Picture this: The president is poised to deploy U.S. military forces to respond to a future geopolitical crisis. Suddenly an authoritarian state covertly targets the operations of Federal Civilian Executive Branch (FCEB) agencies with disruptive cyber threats. The attack holds a few missions and essential services as digital hostages and signals the potential to do even worse in an escalating crisis: It’s a bid to panic U.S. leaders and the American public and deter the nation from acting in the interest of national security. Now the president’s decisions on the crisis are harder to make due to the vulnerability of data, devices, and systems at civil government agencies. This potential scenario illustrates the urgency of strengthening federal cybersecurity today.
To get ahead of such threats, the Biden administration is implementing zero trust across the federal enterprise. In this whole-of-government effort, roles can grow over time: Zero trust isn’t a zero-sum game. Now the nation needs the Cybersecurity and Infrastructure Security Agency (CISA) to assume a more visible, practical role helping civilian government agencies with zero trust architecture (ZTA) implementation. Enhancing CISA’s zero trust role this way is one of the recommendations to CISA and Congress in a new independent report published by the Center for Strategic and International Studies (CSIS). The study, which Booz Allen sponsored, serves the public interest: It reviews the current cyber services offered to the FCEB agencies as well as the current and future state of the threat landscape. It also recommends other services that CISA could offer FCEBs for stronger protection.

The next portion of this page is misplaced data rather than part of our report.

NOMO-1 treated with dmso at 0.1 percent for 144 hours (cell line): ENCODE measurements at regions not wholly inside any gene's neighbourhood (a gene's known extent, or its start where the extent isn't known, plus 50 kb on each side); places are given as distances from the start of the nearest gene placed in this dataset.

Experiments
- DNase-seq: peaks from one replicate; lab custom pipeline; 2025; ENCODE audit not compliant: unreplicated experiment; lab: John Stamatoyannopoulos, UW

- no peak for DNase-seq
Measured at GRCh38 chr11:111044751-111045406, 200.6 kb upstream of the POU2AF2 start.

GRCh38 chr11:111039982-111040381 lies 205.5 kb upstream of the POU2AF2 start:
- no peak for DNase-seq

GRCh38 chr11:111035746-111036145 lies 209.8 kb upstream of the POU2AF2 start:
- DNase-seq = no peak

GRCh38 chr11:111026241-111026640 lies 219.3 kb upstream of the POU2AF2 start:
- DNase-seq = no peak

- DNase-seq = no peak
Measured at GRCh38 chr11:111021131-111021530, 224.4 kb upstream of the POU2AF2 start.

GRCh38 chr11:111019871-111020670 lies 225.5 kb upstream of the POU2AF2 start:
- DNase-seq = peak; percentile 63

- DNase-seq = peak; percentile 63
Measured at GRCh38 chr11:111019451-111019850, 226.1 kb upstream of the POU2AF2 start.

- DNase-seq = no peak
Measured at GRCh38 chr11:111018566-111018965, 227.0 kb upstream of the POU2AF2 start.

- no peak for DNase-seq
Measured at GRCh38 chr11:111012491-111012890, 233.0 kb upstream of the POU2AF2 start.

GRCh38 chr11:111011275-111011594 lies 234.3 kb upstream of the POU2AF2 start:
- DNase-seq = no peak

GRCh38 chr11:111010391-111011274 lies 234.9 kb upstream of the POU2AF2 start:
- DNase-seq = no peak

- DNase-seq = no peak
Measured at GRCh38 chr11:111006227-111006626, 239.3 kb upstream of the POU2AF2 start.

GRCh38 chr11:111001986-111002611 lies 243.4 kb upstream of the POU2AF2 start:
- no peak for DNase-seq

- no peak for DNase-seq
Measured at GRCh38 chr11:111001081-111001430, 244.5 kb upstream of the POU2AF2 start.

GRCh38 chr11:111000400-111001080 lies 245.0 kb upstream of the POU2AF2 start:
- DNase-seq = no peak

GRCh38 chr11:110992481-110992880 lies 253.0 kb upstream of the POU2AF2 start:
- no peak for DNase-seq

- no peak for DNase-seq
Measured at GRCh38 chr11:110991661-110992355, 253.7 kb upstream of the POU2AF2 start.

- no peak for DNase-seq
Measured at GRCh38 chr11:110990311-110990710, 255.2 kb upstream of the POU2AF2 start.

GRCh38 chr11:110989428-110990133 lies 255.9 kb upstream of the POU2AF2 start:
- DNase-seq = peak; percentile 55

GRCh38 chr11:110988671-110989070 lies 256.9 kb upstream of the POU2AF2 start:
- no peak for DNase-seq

Civilian agencies have a diverse range of missions, separate budget plans, and unique IT modernization efforts, but they share a requirement to meet specific zero trust goals by the end of fiscal year 2024. CISA has made significant contributions to this effort, including the release this year of an updated Zero Trust Maturity Model. Also, CISA is in the early stages of developing a related technical annex for operational technology (OT). In addition, CISA is exploring the development of new zero trust metrics and measures to augment existing Federal Information Security Modernization Act (FISMA) metrics and assessing how its Continuous Diagnostics and Mitigation (CDM) program could enable automated reporting.